However, there is a real issue here. My experience must be multiplied a thousandfold across the country, unknown numbers of staff check all the dots are above the i’s, CRB checks are done for no reason, endless statistics are compiled about ethnic background/learning ability/sexuality/CPD and inquests and initiatives are born if targets aren’t met. Its all a huge waste of money which does not benefit the learners by one iota but deprives them of the latest kit because there is no money to pay for it. As a country we really must stop this waste. The solution is simple: employ professionals and trust them to get on with the job for a minimum of five years without any political interference. Then review the system and make sensible improvements if needed.

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About ReidIvinsMedia

After working for many years in Higher Education I've decided to drop out and join, eventually, the self-employed. Here I blog about my interests which include education, politics, backpacking, poker, photography and real ale.
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2 Responses to Bureaucracy, bureaucracy everywhere.

  1. quietzaple says:

    Obviously irksome to record information when you enjoy teaching, and what you submit may be used for what the decision makers hope is the benefit of others, possibly yourself.

    The CRB checks have been much pilloried: might you teach those less confident, disabled or otherwise possible objects of potential abuse by a teacher of other tastes and lower ethical standards?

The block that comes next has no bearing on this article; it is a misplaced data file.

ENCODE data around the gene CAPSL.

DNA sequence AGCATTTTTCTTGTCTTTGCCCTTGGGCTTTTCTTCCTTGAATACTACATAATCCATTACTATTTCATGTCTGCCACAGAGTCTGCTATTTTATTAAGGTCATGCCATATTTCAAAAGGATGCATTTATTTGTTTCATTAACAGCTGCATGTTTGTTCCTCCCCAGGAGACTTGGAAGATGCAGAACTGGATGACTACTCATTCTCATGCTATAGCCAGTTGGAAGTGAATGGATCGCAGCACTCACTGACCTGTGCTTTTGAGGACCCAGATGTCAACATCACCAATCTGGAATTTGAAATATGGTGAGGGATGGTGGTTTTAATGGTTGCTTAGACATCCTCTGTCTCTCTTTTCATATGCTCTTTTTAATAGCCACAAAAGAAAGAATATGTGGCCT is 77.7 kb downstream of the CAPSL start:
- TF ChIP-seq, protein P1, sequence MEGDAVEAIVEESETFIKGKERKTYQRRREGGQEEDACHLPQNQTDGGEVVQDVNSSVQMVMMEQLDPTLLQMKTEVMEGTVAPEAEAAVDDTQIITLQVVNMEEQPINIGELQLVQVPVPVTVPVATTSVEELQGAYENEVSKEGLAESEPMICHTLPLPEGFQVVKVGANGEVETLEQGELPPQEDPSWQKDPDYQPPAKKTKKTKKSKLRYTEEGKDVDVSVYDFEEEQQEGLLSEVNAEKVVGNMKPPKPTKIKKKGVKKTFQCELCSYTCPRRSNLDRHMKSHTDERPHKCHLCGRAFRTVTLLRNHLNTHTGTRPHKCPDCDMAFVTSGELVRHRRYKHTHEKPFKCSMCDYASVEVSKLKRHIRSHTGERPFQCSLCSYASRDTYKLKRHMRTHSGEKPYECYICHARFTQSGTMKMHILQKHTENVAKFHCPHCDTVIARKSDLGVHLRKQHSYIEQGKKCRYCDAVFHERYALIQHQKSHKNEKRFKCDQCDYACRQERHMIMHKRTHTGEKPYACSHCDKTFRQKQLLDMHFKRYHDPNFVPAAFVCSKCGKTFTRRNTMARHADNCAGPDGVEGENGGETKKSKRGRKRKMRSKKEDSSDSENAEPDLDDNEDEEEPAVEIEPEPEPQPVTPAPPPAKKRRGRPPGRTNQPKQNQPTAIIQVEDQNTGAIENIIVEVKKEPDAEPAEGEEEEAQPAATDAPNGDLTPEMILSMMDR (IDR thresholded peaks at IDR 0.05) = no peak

There may be cases for suspending some other of the recording required of you. Not that IMHO.

    Worth recalling that Weber found advantages in a bureaucratic mode of organisation, which you could summarise as not being as susceptible to cronyism of various kinds as it’s predecessors.

    Look as Boris Johnson’s idiosyncratic Deputy Mayor choices (he inherited at least one) and the results of his cockamamie utterly awful judgements of people. Could have been worse, his choice as Dep Mayor for Young People Ray Lewis was only weeded out because churchmen who knew him said: “Whooah!”

    • I won’t deny that there is a need for records to be kept for worthwhile things. However, the question is what is worthwhile? Is it relevant for CPD records to be filled in for someone doing 16 hrs work? Why do I need to know someone’s ethnic background to teach them or, indeed, have to ask them for the info when it has already been collected once? There are so many examples of pointless data collection which, cumulatively, add up to an immense amount of work for no reason other than to justify a target which helps nobody. I know of two organisations that have asked a female friend if she is a lesbian. Who cares? Surely, can she do the job is the question that should be asked?

      CRB: The road to hell is paved with good intentions. I give a detailed critique here https://reidivinsmedia.wordpress.com/2012/03/19/crb-checks-wont-someone-please-think-of-the-adults/

      Bureaucratic organisations: all organisations that grow become bureaucratic to try and keep control of the key processes. Its the nature of the beast but it has to be contained. Go to any company and you’ll see a plethora of forms to be filled in, processes to follow and regulations to abide by. Nearly of them developed using the “just in case” and “cover our asses” argument; got a computer or want to work outside? You’ll need a risk assessment. Fair enough if you are a steeplejack but to use a computer?

      As regards cronyism, my experience is it happens anyway in any organisations. Its obvious to me that people will appoint, and promote, people that they like and trust regardless of whatever system is in place. I certainty would not promote anyone I disliked or distrusted, much less hire them in the first place.

      I know nothing of Boris Johnson other than he was a journalist and MP but is now the Mayor of London so I can’t comment.